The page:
14. 10 points
    Is this the time of year when all the students who are applying to law school come around and tell all the lawyers that we're full of shit and don't know anything? And that all the students who aren't in law school yet have superior insight and should be listened to instead? Did I miss the Goggle alert?
  15. 9 points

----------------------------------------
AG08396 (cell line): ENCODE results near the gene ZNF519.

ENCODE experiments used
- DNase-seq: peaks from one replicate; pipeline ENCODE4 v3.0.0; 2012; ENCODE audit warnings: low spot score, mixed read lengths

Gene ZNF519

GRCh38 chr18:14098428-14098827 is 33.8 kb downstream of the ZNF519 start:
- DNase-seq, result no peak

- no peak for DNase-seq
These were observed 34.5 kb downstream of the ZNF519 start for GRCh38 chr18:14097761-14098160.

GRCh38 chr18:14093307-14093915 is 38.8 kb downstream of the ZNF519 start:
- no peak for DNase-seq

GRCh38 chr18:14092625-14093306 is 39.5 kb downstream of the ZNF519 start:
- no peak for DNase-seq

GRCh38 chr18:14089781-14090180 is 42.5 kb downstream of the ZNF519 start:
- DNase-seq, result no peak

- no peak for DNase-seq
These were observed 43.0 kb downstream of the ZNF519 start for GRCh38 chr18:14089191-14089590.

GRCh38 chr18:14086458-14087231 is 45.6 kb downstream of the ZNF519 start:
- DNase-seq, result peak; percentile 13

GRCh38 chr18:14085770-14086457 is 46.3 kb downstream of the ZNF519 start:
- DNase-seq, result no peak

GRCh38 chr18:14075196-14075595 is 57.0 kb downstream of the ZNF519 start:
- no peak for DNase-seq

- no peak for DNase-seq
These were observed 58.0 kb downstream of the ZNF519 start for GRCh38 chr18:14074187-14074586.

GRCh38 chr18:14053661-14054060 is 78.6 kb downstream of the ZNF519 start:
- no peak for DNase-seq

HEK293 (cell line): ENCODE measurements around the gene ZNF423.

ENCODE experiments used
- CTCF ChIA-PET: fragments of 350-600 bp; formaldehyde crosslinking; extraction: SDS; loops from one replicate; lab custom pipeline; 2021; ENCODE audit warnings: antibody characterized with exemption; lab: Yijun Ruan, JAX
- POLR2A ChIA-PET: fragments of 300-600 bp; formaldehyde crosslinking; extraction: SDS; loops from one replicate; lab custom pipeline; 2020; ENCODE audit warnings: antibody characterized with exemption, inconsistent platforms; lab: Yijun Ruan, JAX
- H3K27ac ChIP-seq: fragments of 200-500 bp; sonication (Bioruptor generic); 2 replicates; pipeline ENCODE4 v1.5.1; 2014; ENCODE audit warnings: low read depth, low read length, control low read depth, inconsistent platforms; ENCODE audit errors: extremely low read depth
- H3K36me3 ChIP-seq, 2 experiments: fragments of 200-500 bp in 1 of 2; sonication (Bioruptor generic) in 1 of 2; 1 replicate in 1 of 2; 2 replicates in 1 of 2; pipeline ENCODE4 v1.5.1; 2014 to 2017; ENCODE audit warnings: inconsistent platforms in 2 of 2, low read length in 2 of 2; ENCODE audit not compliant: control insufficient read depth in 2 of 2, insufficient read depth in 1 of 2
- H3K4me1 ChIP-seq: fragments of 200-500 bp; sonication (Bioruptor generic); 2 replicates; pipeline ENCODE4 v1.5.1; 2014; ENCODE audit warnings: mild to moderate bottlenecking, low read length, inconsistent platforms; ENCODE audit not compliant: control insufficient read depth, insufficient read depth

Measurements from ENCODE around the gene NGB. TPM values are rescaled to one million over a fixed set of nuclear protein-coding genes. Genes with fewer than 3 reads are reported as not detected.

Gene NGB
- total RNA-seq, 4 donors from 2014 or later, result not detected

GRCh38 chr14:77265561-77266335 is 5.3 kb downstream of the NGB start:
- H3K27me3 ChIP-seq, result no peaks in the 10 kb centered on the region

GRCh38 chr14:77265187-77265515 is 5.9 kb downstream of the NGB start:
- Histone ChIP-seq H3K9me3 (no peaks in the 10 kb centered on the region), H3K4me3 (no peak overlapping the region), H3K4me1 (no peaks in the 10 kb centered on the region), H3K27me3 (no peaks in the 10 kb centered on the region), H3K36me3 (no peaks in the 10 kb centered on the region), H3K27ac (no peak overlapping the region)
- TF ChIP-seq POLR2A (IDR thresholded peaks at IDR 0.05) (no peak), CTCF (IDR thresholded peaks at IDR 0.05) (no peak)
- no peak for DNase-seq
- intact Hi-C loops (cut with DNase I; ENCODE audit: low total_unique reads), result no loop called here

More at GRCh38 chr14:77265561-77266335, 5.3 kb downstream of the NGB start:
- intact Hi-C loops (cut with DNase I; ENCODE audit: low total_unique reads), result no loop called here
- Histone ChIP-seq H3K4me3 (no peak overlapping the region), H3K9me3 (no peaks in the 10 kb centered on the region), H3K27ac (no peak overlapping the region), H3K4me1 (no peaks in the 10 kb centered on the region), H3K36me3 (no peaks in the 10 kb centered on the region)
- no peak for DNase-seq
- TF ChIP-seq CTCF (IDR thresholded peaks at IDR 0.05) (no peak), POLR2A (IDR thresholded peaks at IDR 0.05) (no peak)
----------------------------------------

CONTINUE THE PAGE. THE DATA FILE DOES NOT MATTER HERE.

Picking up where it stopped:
Well, now that we've heard from two more students who are repeating exactly what they themselves want to believe ... does anyone think that actually contributes to the OP's knowledge of their real situation? "Trust yourself?" "A compelling personal statement can go a long way?" "If it's what you truly want it'll work out eventually?" Do you even realize how obnoxious that last one is? I mean, it's great to feel like your life exists in made-for-tv-land where desire and persistence lead ultimately and inevitably to success for anyone who deserves it. But the necessary corollary of that idea is that in every case where it doesn't work out the person for whom it didn't work out was just inherently undeserving, and it wasn't their grades or their LSAT that kept them out of law school but rather some defect in their character, since you just presumed that anyone who does deserve it would get in. In direct reply to Kate, who is decidedly and admittedly not from any law school as yet, this is a forum about law schools but populated by and large by people who are now in and in many cases graduated from law school years ago and are now practicing lawyers - myself included. There are at least half a dozen lawyers, on quick scan, who already replied. There was a time (I said this elsewhere, recently) when this forum was filled almost exclusively by wannabe law students. And at that time, it sounded almost exclusively like you two sound. It was relentlessly positive, filled with anodyne reassurances that knowing the right person, volunteering at the right place, and being the President of your pre-law club would make all the difference, and that anyone could get into law school if they just write a compelling personal statement and explain that their 3.0 GPA and their 150 LSAT doesn't reflect their real ability 'cause...whatever. I'm sorry to be harsh. Or hell, maybe I'm not. Maybe I enjoy laying some reality on people sometimes when the stakes are low. Because honestly, compared to most of the shit I do all day, the stakes here are low and no one's going to jail for a few years no matter what happens. But we don't hang around here to shit on people because we like to be miserable. Your idea that a forum filled with students themselves would be discouraging - that's been actively disproved in practice. It isn't the students who discourage one another. The real students - the ones still hoping to attend law school themselves - are by and large incredibly supportive. It's just that they are also delusional. And I don't see how that helps anyone. As I also said elsewhere, recently, if Morgan wanted to create a section of this forum for baseless reassurances, so that everyone can tell everyone else how awesome they are, I'd stay away from it. I also think it would get pretty dead pretty soon, because no one would bother posting there. You have friends and family to tell you that you're special and that you will surely achieve your dreams. To strangers on the Internet you aren't special, and when you ask strangers on the Internet for advice you're going to get (and you should get) the truth, even if it's rough. Not everyone does achieve their dreams. And since you aren't special, you might be one of them. The positive side of this advice, which isn't harsh to no purpose, is this. Get your fucking shit together and control what you can still control. Get the best grades you can in the time remaining if you are still in school. If not in school, get the best LSAT possible. If you are utterly determined to attend law school "no matter what" and your grades suck and there's nothing left to do about that, then consider the few schools that might be willing to consider post-graduation grades and/or graduate program grades and seriously consider the fact that you may have to do some further studying between now and law school. And even then, be realistic about what you're up against. Because hearing and believing that a compelling personal narrative is going to make all the difference isn't just bullshit. It's toxic bullshit. It may stop you from doing something that you can still control, and which might make a real difference.